We have many ways to reflect Christ’s life, passion, death, and resurrection. Fasting, abstinence, repentance, and turning away from sins are common activities during Holy Week. Apart from these, Visita Iglesia or Church Visit is one of them.
We learn the custom from the Augustinian friars. They are the first missionaries in the Philippines who arrived in 1565. The practice entails us to go to seven churches and pay homage on Christ’s sufferings. We do this on Holy Thursday.
There is no required prayer for the Visita Iglesia. Some would pray and meditate on the mysteries of the Holy Rosary. Others would pray two Stations of the Cross per church. Though seven is the suggested number of churches to visit, others may opt for 14 churches. In fact, the number of churches is immaterial as long as you pray fervently.
The Popularity of the Tradition
Visita Iglesia is a common tradition during Holy Week. There’s a myth that wishes will be granted if you accomplish the practice. But this isn’t a reason it remains popular.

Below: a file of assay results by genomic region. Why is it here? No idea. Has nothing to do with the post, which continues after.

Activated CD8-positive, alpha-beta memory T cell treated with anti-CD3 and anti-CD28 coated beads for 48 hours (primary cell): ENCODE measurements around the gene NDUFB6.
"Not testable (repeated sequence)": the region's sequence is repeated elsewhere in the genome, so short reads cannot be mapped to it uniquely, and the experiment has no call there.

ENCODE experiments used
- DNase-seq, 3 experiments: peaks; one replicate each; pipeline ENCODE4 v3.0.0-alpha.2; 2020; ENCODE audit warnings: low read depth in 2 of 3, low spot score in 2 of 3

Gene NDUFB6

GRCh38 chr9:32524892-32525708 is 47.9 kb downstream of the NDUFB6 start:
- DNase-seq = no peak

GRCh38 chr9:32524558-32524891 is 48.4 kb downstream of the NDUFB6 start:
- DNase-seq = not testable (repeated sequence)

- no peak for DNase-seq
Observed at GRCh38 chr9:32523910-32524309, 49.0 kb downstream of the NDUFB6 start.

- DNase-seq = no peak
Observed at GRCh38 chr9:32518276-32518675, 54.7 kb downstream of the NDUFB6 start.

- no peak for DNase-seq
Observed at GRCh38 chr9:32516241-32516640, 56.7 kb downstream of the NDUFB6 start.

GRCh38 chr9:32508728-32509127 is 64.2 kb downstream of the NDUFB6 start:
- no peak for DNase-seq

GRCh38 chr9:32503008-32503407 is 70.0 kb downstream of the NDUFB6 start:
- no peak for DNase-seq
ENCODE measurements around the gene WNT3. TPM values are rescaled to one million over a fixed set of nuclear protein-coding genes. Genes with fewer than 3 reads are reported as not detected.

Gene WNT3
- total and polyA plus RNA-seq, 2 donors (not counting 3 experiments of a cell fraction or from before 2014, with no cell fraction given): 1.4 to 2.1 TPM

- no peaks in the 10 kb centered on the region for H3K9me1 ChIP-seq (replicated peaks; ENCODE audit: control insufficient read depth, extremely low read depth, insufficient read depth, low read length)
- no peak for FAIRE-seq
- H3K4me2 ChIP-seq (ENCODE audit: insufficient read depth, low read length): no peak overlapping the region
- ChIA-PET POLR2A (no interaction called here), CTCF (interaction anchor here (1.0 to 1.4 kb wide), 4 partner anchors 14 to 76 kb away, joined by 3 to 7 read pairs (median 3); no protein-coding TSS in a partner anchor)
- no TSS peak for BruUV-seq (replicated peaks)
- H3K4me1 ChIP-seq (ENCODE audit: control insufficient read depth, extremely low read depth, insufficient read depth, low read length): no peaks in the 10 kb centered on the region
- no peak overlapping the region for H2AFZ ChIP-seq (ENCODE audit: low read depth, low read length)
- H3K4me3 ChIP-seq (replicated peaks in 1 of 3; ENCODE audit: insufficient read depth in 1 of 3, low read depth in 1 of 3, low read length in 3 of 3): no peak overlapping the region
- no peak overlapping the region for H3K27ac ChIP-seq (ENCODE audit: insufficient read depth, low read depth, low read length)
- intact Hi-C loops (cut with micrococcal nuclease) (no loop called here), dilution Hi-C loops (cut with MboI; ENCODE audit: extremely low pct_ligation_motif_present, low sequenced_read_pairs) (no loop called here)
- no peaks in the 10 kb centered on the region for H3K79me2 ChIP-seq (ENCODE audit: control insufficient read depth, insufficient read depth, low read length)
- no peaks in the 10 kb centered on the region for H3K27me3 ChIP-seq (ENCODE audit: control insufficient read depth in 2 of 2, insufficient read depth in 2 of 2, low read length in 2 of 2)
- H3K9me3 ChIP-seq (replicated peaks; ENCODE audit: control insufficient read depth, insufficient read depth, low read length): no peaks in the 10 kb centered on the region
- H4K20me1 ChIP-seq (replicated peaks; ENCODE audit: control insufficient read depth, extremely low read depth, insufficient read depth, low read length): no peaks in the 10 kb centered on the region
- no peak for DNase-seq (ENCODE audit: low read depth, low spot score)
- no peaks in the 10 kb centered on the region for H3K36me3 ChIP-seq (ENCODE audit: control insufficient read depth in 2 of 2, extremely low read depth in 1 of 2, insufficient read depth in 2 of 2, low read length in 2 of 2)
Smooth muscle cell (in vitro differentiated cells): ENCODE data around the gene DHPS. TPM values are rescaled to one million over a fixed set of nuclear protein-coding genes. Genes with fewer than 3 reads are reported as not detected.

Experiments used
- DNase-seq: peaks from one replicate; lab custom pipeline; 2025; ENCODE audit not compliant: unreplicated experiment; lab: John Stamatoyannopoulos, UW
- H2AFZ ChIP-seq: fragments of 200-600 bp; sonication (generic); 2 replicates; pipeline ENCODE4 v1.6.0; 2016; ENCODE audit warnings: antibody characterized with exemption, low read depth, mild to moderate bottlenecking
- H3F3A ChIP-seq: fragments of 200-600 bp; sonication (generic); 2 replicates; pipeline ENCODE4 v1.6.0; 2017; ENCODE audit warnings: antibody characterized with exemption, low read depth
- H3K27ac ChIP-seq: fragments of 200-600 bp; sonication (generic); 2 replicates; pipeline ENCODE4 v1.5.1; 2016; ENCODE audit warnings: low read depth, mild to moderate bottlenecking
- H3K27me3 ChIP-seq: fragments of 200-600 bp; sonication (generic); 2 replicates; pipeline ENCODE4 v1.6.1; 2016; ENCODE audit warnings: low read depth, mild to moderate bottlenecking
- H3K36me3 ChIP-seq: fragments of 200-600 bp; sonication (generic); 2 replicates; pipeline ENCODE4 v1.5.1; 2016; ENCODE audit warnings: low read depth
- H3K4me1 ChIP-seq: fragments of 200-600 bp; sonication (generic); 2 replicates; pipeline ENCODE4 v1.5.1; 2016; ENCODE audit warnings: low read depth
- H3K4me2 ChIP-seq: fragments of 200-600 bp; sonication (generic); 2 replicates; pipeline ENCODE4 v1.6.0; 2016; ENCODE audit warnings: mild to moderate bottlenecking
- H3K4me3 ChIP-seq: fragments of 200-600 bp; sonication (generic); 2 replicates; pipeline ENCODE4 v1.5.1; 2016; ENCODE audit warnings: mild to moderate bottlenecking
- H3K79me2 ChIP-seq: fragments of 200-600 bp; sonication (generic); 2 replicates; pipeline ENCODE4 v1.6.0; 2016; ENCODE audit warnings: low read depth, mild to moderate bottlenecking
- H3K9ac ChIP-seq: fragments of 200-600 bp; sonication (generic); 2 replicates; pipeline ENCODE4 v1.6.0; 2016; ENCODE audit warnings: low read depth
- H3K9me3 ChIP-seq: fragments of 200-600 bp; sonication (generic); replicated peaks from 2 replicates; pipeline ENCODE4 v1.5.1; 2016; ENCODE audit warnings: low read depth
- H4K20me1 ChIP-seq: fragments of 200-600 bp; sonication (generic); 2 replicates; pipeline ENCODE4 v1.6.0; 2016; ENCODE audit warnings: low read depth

Visita Iglesia is a practice to honor the Blessed Sacrament as you do this after Christ established the Sacrament of Eucharist. Then, it changed into a form of journey and reflection of Christ’s sorrow and distress. The tradition reflects on Christ’s first agony in the garden of Gethsemane. During then, He ordered apostles Peter, James, and John to remain and keep vigil with Him. But they did not comply.
Today, church visit is our solemn way of responding to His call. We go to at least seven churches to pray and reflect on His passion. Thus, it stays as a popular practice during Holy Week.
The Tradition Will Live On
Every holy week, we do Visita Iglesia or church visit. In the first place, who will not venerate Christ painful ways of freeing us from sins?
The Lenten season is a time to remember His sufferings and great love. To honor His noble sacrifices, we remain up with Holy Week’s traditions. Observing the customs will improve our spiritual discipline as we prepare for Christ’s coming. And Visita Iglesia, a custom to relive and accompany Christ in his suffering, will go on from generation to another.